Tips for food photography...When you blog a recipe one of the most important things to get right is the images that accompany it. You know those awful images that festoon takeaway walls the country over, where there's a rather sorry looking green tinged photo of a kebab? They put you off yes? Even though you know the kebab itself is rather yummy? The same goes for recipe blog posts. Some people have beautiful kitchens, fancy table cloths, cake-stands and china - the majority of us do not. Here are some simple tips to help you take the best food photos that you can without any extra equipment...
Light - Good natural light is key when taking any photograph. Turn the camera flash off, you don't need it on and it's not flattering to food. If like me, you have a dark kitchen, move the finished food to a lighter room, it will make all the difference. Getting good light is hard work in Autumn/ Winter time so that's when I head outdoors - these photos were all taken on my patio, on the ground!
Get close up - Experiment a little, you don't need to get 'the whole dish' in shot, sometimes close ups are more appealing.
Background - Let's say you are taking a photo of a sandwich...when you look through the camera, what do you see other than the sandwich itself? Mottled laminate work surfaces, kitchen tiles, your kettle, the washing up - these are not things that will enhance your photo. In in doubt choose a plain or fuss free background, I often use a wooden chopping board or even a sheet of white card.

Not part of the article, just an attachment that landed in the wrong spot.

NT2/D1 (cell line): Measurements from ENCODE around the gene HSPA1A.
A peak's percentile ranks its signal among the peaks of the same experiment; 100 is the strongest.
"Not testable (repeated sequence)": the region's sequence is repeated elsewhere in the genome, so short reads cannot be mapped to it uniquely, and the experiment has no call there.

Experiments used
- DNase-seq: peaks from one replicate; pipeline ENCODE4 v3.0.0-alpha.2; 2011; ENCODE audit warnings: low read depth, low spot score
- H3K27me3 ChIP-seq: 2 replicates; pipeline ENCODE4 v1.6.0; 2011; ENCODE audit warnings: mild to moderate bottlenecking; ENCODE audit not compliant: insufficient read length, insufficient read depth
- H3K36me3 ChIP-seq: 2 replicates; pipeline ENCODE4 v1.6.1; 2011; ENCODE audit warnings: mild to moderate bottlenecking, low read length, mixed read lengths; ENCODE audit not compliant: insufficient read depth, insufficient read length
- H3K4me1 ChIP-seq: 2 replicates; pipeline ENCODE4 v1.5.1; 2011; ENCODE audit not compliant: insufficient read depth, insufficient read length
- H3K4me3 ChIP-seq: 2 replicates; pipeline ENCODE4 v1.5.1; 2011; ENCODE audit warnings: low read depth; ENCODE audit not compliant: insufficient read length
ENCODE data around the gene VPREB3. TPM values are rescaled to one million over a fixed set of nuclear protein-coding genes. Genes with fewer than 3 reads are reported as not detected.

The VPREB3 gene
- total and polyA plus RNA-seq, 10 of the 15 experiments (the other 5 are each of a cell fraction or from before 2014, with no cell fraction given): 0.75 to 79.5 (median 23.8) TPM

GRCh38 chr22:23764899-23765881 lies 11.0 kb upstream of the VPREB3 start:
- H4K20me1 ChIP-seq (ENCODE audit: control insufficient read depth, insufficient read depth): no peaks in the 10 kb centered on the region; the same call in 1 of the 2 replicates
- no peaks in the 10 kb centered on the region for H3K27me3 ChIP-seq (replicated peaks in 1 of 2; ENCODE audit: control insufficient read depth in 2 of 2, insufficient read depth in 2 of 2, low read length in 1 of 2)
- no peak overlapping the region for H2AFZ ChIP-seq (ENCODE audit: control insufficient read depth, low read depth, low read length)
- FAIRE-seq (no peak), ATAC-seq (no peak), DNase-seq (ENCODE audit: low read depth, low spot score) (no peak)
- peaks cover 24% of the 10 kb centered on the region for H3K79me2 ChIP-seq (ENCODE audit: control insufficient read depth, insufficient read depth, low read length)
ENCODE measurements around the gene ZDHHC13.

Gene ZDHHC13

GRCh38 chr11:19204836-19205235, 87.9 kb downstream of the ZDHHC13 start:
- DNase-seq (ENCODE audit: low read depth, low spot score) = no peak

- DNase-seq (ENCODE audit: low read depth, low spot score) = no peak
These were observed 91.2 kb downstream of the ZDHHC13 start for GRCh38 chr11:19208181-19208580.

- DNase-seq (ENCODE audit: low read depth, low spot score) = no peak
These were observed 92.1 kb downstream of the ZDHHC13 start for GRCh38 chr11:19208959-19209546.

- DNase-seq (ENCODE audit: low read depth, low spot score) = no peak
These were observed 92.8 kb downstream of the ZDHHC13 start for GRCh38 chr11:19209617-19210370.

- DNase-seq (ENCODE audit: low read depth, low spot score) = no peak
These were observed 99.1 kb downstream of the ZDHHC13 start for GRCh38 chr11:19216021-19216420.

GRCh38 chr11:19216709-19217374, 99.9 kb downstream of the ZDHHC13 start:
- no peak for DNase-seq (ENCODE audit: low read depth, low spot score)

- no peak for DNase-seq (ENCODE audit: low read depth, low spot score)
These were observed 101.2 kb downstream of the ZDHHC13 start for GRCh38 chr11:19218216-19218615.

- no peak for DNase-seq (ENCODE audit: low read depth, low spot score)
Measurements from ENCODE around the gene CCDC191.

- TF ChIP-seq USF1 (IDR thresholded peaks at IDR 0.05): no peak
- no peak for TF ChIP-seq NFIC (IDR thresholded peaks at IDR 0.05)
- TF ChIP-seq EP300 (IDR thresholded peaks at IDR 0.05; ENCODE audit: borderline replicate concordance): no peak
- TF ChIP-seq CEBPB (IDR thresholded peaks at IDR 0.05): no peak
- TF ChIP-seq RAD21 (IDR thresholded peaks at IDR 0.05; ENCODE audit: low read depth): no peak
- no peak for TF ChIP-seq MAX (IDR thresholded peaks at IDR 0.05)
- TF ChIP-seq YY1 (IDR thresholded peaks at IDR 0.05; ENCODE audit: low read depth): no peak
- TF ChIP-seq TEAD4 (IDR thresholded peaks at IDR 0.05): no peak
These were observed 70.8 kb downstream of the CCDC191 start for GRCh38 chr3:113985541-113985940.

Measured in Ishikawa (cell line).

Blow - If you are taking a photo of food cooking or a plate of hot food be aware that the steam can rise up and fog up your image. Blowing on the food as you take the photo can help with this!
Edit - Photo editing is your friend, embrace it. Free online programs like PicMonkey can help transform photos. It's always worth playing around with 'cropping' your photos as well as the 'fancy focus' oh help draw your readers attention on to the food from the background. For those with Photoshop, RadLab's do a great photo editing plugin for Photoshop and also have a few neat filter effects too, like this one:
Below is an image of some iced biscuits that I took (pre edit), I wasn't keen on the dribble of white chocolate on the chopping board as I felt it distracted from the biccies and looked a bit messy...
With the help of the PicMonkey 'Clone' effect I wiped the icing off and away!
Once you have played about editing a few photos you'll soon get a feel for what looks good and what doesn't, it's well worth investing half an hour to explore.